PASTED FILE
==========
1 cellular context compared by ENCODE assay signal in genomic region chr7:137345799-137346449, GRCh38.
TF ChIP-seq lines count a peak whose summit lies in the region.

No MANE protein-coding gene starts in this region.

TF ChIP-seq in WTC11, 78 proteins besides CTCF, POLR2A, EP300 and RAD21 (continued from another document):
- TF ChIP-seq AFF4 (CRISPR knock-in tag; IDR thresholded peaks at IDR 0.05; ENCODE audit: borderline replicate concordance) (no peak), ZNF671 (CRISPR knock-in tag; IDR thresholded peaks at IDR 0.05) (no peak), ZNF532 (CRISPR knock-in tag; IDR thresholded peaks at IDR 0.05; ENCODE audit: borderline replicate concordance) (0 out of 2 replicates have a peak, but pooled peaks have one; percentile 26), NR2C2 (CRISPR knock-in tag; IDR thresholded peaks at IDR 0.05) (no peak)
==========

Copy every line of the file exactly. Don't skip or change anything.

1 cellular context compared by ENCODE assay signal in genomic region chr7:137345799-137346449, GRCh38.
TF ChIP-seq lines count a peak whose summit lies in the region.

No MANE protein-coding gene starts in this region.

TF ChIP-seq in WTC11, 78 proteins besides CTCF, POLR2A, EP300 and RAD21 (continued from another document):
- TF ChIP-seq AFF4 (CRISPR knock-in tag; IDR thresholded peaks at IDR 0.05; ENCODE audit: borderline replicate concordance) (no peak), ZNF671 (CRISPR knock-in tag; IDR thresholded peaks at IDR 0.05) (no peak), ZNF532 (CRISPR knock-in tag; IDR thresholded peaks at IDR 0.05; ENCODE audit: borderline replicate concordance) (0 out of 2 replicates have a peak, but pooled peaks have one; percentile 26), NR2C2 (CRISPR knock-in tag; IDR thresholded peaks at IDR 0.05) (no peak)